When an establishment as old as The New York Times Magazine undergoes a rebranding, the new font and imagery has to be strong enough to keep the readership interested. According to a a New York Times article from the Magazine's editor-in-chief, this publication will use style elements that are familiar to readers while changing the lettering and display in order to keep the title new and engaging. It's getting lots of attention in the media, even though the Magazine underwent a redesign just for years ago.
All the same, this overhaul includes new features as well as differences in style. The print magazine has received a special update to the logo that changes the letters so they look marginally more attention-grabbing. It falls into a strategy to appeal to readers both in the real world and social media, as the new font style will be adaptable to different settings and bring the same detail to each one.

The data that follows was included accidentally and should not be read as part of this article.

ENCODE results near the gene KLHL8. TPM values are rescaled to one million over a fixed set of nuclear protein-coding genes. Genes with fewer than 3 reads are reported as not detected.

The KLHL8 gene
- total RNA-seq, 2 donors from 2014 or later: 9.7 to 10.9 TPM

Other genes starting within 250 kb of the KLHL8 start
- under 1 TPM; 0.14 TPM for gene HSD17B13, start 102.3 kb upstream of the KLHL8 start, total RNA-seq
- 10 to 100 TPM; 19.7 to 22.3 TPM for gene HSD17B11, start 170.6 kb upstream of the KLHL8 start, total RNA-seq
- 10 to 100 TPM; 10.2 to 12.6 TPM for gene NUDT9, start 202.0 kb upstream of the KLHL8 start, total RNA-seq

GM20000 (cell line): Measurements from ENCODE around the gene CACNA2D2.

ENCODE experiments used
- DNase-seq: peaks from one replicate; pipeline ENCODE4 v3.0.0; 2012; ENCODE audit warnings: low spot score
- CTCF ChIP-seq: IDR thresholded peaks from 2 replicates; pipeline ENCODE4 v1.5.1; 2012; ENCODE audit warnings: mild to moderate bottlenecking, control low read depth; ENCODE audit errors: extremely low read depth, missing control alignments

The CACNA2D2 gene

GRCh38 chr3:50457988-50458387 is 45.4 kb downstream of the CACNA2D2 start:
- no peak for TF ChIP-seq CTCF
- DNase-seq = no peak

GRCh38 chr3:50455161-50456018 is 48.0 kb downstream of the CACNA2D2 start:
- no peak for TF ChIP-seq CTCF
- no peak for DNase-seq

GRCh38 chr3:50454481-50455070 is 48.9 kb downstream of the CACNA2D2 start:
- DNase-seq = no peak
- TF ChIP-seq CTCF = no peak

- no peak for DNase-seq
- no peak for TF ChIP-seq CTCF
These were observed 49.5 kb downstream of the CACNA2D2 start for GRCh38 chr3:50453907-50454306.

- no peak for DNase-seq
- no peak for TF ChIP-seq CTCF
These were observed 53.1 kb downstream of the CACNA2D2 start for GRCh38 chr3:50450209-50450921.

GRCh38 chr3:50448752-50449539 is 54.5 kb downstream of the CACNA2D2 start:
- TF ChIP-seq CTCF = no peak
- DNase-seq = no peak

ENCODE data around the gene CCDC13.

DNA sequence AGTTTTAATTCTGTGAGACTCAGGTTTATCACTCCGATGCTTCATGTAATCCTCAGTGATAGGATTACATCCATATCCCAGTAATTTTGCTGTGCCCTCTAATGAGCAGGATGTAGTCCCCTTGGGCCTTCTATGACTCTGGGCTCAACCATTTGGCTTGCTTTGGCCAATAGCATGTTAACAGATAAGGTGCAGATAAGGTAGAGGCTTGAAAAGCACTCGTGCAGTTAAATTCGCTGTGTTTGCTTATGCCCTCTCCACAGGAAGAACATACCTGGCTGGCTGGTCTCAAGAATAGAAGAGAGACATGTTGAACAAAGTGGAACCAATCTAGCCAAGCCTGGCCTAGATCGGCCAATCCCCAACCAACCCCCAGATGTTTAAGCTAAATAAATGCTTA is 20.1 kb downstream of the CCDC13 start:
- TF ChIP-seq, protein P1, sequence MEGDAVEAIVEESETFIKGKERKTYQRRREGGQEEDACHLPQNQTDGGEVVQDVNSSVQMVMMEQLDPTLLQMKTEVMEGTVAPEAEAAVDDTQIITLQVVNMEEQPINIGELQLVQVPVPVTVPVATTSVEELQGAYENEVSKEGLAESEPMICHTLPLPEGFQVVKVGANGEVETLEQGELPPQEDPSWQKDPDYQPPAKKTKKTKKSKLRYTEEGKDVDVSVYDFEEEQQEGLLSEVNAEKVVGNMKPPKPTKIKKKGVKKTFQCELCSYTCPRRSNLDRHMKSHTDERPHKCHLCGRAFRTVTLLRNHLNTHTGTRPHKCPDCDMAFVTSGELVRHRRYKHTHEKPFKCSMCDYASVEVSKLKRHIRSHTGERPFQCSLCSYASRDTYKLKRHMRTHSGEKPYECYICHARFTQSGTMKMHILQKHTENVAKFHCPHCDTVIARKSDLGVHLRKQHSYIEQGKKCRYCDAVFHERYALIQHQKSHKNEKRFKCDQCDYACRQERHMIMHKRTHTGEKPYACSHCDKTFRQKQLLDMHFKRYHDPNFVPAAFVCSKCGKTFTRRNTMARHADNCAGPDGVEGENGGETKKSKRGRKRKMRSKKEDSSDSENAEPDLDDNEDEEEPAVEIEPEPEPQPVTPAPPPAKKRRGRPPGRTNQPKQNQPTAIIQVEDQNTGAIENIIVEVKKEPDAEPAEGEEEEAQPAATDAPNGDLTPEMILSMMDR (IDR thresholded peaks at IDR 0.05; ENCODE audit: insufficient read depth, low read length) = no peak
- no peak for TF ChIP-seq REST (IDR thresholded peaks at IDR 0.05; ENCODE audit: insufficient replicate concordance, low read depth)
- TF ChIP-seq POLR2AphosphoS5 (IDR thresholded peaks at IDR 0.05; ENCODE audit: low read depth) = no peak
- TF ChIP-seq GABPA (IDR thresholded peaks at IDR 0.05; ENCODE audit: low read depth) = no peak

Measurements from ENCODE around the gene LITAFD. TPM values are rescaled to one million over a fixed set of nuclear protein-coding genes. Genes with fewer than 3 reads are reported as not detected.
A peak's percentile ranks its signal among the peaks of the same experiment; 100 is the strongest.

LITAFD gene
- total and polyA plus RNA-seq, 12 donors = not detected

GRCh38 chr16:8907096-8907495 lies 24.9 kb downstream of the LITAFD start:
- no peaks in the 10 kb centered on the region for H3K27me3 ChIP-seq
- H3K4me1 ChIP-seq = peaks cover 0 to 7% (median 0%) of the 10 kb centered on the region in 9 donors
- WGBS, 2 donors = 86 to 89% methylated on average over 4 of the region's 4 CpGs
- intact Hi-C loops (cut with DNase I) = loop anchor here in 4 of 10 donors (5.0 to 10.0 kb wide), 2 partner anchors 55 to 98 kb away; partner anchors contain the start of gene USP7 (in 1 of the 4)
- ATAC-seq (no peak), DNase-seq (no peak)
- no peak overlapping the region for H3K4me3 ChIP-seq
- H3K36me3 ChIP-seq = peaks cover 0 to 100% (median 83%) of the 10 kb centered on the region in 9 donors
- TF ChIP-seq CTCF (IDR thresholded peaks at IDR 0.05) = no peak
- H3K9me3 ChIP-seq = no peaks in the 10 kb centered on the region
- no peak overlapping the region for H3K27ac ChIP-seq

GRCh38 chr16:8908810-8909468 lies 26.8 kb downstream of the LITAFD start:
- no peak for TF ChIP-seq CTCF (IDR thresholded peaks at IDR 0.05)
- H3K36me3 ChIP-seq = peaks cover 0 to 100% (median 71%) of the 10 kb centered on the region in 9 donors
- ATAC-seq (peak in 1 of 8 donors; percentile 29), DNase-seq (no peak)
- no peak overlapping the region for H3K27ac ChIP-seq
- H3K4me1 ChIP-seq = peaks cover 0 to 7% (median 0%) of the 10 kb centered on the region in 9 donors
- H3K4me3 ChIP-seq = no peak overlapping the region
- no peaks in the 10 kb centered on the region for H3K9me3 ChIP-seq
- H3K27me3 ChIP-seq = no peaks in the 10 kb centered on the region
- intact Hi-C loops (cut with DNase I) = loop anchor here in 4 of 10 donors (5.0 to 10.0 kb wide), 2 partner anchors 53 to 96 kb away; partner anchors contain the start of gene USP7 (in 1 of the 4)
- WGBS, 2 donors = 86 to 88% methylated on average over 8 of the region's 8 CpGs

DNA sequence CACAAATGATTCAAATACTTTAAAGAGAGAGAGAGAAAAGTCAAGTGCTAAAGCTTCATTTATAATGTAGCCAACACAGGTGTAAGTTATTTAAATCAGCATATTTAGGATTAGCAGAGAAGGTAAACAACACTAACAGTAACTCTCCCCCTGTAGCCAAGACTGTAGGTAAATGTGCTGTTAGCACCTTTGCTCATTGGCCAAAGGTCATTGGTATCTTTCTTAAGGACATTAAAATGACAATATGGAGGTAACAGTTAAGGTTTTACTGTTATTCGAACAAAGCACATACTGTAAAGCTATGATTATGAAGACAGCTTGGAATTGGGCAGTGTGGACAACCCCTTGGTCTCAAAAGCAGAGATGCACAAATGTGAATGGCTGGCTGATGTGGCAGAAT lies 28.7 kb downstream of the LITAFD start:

Though the naked eye might not notice the changes immediately, they are there and definitely made with a purpose. Fast Company's John Brownlee analyzed the changes in the letters, which still retain some of the old-school newsprint flourishes.
"It's still classic, but the logo looks a little more bold than it did before, a little more refined, and—thanks to some subtle changes to certain characters, like the letter 'a'—a little more modern," he says. "Which makes it a good metaphor for the magazine redesign in total."
Even the smallest revisions to a logo, especially one that will be seen by millions of people, could be noticed. The more time you spend perfecting the logo, the more you should invest in making it look the best, with the vinyl signs and other tools that make it stand out.